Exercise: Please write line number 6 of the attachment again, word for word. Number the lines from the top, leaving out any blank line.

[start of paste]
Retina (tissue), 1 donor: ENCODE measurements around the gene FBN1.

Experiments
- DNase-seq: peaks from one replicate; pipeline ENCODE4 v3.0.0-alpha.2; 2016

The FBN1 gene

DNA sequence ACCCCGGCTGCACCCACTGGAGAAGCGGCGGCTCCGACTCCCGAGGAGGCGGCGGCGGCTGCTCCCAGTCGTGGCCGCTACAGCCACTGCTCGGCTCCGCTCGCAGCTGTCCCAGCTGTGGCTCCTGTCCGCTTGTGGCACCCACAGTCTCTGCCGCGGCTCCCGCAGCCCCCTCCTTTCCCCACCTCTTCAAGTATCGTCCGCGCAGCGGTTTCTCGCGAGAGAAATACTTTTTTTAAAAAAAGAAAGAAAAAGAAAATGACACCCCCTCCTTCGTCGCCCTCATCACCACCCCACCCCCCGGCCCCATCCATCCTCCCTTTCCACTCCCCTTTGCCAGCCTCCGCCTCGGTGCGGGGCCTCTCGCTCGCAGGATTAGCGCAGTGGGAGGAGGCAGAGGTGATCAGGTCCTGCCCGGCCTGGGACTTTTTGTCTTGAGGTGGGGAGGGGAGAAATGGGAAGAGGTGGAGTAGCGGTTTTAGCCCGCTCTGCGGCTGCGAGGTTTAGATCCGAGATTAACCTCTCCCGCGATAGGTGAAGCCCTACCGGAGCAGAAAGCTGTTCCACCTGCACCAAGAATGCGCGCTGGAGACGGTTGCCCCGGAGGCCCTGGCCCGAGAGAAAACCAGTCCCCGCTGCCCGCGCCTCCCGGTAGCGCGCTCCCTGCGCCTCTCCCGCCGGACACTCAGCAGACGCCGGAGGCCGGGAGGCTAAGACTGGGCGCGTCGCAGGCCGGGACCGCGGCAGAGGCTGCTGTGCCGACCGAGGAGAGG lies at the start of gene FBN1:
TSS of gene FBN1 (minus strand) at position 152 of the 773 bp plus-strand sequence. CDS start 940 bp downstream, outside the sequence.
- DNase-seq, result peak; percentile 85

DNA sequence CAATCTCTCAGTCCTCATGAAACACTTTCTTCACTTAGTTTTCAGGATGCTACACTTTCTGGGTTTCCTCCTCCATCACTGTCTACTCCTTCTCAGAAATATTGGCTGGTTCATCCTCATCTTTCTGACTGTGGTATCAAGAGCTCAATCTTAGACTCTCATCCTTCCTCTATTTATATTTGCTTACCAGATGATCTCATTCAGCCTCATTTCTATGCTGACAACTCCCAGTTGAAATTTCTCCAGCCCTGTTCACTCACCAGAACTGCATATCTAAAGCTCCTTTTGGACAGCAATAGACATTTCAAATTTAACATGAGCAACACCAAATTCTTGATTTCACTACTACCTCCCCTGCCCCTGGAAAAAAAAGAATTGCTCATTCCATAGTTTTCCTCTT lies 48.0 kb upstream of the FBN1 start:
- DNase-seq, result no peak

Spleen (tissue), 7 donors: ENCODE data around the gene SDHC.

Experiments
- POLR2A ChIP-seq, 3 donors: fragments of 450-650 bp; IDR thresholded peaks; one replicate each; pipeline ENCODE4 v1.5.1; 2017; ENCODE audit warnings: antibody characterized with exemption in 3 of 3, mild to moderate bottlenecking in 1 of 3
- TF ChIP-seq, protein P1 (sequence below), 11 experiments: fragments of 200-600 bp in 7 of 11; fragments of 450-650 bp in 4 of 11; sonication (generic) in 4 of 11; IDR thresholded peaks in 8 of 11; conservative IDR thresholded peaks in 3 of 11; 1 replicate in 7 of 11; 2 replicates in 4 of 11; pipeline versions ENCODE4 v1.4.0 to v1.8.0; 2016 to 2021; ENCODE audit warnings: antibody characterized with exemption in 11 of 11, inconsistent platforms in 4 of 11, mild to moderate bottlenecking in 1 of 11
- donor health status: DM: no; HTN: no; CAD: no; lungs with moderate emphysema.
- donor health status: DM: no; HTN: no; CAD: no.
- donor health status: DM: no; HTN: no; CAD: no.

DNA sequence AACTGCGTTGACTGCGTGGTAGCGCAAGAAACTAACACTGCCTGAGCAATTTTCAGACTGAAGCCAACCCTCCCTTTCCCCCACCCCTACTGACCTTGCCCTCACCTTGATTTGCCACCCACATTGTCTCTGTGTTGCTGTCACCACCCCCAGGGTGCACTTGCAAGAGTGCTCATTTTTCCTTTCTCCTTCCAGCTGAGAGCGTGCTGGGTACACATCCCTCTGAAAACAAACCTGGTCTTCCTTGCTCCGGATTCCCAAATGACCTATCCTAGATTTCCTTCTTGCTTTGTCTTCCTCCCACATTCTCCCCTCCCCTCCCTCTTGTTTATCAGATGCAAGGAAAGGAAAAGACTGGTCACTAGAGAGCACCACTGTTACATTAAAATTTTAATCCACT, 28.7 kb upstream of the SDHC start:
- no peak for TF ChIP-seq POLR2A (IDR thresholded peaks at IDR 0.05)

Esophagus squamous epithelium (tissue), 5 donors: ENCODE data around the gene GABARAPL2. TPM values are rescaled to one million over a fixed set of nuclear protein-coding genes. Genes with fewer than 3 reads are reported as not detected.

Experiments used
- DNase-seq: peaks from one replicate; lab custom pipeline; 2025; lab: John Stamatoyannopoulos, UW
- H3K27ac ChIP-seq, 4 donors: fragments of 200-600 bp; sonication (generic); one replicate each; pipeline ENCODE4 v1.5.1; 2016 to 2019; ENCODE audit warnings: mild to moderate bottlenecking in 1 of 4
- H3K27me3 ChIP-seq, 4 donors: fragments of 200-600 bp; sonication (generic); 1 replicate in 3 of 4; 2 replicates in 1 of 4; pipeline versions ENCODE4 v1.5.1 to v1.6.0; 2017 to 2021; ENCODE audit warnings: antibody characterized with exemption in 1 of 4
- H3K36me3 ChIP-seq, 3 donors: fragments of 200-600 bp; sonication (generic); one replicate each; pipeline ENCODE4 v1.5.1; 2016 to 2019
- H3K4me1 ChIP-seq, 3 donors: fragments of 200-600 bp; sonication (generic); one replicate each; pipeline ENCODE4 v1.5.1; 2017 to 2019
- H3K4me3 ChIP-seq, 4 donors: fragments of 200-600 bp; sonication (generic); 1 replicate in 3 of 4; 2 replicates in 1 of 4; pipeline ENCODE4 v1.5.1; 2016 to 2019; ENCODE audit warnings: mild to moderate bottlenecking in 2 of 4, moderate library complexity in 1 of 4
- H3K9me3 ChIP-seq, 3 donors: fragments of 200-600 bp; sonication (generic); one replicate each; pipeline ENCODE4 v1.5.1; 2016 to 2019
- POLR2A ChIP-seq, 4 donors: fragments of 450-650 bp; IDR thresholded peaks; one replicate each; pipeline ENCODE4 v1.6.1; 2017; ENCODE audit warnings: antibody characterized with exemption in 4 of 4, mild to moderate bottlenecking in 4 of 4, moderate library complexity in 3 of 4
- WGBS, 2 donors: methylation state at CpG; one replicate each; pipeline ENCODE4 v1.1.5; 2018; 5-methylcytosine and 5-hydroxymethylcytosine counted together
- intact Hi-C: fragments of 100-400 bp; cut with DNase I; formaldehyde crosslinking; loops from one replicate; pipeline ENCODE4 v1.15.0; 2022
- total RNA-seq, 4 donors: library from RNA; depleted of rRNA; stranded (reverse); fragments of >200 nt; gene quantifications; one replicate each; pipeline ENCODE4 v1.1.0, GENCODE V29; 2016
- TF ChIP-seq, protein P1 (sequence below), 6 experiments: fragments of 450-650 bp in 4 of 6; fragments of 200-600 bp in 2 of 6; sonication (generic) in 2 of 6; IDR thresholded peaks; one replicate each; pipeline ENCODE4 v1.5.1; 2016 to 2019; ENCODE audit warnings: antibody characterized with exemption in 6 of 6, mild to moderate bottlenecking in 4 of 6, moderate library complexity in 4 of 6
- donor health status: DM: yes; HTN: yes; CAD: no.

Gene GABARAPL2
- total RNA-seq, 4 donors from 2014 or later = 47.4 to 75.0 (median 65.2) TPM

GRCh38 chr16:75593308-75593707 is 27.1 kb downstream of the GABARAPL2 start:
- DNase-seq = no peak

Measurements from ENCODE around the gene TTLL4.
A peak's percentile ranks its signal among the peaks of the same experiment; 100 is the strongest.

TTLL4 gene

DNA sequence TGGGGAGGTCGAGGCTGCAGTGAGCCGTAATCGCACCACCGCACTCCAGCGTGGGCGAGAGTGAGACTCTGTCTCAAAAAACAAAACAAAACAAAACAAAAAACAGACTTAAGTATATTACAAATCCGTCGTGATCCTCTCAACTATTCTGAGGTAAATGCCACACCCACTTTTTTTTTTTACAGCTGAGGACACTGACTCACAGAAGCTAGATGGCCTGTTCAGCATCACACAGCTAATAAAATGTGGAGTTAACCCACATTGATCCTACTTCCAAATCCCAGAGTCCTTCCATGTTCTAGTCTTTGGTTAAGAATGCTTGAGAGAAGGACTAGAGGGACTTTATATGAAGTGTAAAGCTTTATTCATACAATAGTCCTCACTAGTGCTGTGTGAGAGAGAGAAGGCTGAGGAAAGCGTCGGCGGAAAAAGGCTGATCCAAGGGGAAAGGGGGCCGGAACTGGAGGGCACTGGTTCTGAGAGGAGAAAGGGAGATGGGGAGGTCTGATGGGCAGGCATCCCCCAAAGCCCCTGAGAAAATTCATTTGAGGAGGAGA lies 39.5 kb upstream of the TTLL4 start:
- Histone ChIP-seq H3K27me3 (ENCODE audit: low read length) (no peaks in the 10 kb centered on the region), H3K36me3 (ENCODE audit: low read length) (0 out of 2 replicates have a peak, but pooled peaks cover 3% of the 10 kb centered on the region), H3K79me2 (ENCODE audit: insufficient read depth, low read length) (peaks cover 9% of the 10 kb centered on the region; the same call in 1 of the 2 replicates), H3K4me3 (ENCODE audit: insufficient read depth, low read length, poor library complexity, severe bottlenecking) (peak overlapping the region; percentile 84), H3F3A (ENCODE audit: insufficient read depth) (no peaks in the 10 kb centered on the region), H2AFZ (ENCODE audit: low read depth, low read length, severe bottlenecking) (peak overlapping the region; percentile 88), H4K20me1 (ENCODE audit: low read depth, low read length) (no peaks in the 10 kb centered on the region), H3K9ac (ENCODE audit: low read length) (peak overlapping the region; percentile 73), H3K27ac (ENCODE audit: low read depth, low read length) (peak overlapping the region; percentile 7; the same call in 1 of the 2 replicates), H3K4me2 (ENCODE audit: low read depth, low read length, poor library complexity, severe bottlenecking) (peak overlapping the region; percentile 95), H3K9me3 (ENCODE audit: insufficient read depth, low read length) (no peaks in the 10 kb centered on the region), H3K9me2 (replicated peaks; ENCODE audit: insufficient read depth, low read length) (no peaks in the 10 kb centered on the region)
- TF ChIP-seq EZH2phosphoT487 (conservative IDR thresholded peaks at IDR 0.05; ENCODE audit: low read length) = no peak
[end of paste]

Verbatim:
TSS of gene FBN1 (minus strand) at position 152 of the 773 bp plus-strand sequence. CDS start 940 bp downstream, outside the sequence.